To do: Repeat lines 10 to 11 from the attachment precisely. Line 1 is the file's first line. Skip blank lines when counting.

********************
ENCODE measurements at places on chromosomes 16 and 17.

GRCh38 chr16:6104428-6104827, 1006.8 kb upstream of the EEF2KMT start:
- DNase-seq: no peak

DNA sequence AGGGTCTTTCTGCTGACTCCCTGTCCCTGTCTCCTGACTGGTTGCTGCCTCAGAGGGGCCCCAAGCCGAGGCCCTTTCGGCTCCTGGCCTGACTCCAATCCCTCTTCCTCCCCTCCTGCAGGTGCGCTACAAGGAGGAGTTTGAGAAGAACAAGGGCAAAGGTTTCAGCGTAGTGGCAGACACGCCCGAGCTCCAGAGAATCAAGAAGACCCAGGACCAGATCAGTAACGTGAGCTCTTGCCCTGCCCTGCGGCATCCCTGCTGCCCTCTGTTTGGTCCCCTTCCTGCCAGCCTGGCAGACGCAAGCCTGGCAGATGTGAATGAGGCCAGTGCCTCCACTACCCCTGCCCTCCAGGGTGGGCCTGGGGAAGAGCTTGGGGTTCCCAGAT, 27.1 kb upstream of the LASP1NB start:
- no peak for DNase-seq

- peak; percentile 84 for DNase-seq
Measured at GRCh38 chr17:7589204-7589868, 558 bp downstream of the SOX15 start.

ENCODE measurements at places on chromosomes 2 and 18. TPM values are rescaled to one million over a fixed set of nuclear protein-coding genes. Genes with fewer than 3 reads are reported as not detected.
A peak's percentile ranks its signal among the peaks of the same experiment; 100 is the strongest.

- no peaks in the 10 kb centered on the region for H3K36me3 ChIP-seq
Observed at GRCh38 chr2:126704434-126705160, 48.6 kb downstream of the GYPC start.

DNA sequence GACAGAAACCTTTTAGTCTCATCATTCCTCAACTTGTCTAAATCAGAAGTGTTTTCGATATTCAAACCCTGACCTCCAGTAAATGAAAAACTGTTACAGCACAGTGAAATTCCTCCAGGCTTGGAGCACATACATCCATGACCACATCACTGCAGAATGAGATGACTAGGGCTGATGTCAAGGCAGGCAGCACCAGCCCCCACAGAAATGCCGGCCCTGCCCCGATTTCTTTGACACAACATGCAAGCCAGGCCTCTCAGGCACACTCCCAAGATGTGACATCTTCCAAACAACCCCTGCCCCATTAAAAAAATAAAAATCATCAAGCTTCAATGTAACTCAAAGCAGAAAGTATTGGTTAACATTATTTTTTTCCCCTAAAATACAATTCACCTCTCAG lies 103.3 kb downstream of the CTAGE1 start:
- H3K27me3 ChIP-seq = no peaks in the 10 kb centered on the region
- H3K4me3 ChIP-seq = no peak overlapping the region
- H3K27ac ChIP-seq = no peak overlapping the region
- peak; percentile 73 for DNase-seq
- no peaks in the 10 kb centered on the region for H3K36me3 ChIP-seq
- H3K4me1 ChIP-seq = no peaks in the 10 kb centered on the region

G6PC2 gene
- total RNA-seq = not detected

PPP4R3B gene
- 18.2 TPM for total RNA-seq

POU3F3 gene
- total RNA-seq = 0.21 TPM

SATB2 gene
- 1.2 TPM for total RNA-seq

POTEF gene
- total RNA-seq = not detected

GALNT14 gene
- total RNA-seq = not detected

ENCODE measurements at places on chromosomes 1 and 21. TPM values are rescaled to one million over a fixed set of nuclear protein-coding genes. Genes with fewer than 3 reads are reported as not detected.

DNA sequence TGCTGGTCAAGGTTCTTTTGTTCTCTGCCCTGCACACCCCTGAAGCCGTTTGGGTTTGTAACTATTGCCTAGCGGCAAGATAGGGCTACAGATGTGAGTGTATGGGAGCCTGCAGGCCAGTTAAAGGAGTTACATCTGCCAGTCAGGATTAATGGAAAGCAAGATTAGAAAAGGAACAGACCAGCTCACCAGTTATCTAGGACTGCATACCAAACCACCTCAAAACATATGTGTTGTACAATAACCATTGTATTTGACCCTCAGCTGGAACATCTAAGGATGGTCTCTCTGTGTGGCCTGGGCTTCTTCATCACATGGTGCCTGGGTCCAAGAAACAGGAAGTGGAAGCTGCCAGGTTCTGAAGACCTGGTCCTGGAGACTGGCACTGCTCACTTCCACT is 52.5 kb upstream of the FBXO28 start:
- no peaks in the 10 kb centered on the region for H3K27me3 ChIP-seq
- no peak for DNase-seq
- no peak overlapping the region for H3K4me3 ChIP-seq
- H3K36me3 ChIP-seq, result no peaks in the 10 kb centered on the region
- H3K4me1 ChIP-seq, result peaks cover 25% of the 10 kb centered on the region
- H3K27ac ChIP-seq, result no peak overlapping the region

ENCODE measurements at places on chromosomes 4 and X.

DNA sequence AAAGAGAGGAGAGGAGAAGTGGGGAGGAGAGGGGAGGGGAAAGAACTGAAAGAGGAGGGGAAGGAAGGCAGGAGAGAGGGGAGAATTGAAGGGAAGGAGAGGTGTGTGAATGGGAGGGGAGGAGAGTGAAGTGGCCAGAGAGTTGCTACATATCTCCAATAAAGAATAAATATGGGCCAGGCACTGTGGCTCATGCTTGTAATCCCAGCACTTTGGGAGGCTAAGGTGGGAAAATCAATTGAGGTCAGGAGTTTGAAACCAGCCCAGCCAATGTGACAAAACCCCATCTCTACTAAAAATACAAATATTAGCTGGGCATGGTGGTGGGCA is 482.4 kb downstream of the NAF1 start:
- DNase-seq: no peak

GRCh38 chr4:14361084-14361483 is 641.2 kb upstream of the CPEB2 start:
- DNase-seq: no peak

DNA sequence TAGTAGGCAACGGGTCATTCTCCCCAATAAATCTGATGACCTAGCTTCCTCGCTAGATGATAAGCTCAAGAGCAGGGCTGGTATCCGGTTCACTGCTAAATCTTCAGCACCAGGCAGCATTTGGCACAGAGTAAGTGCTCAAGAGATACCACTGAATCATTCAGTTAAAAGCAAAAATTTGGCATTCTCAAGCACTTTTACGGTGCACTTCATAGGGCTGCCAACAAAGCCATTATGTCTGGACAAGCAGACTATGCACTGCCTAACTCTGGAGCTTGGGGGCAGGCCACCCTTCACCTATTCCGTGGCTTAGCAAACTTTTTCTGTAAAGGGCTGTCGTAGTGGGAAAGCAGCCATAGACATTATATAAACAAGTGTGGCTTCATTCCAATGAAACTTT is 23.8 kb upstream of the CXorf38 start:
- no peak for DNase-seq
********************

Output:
- no peaks in the 10 kb centered on the region for H3K36me3 ChIP-seq
Observed at GRCh38 chr2:126704434-126705160, 48.6 kb downstream of the GYPC start.